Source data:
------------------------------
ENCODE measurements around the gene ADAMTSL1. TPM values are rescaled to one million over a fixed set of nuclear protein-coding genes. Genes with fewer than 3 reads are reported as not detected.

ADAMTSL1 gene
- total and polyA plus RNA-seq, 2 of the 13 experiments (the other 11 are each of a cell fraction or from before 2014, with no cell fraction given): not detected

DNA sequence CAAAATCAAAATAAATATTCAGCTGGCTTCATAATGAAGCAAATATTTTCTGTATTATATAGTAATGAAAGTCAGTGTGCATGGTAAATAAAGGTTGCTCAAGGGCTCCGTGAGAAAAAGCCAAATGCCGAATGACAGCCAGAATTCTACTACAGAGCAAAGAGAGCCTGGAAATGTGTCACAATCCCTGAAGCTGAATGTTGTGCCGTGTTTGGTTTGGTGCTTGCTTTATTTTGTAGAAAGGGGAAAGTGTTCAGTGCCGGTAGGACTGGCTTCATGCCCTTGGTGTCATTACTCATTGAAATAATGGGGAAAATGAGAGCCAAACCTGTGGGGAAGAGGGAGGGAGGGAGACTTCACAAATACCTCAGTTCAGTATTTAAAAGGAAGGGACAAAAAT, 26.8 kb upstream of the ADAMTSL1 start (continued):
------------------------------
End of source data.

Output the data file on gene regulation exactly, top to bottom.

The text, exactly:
ENCODE measurements around the gene ADAMTSL1. TPM values are rescaled to one million over a fixed set of nuclear protein-coding genes. Genes with fewer than 3 reads are reported as not detected.

ADAMTSL1 gene
- total and polyA plus RNA-seq, 2 of the 13 experiments (the other 11 are each of a cell fraction or from before 2014, with no cell fraction given): not detected

DNA sequence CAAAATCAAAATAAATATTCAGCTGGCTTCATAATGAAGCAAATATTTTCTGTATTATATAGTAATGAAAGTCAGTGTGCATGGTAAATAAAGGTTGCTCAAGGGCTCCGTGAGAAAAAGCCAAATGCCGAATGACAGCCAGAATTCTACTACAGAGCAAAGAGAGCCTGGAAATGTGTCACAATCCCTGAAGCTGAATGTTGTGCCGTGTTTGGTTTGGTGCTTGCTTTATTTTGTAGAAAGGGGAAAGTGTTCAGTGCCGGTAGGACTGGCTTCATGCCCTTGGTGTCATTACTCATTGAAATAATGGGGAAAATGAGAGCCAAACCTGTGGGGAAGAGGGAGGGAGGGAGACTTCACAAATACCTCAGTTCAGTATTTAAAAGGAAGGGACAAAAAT, 26.8 kb upstream of the ADAMTSL1 start (continued):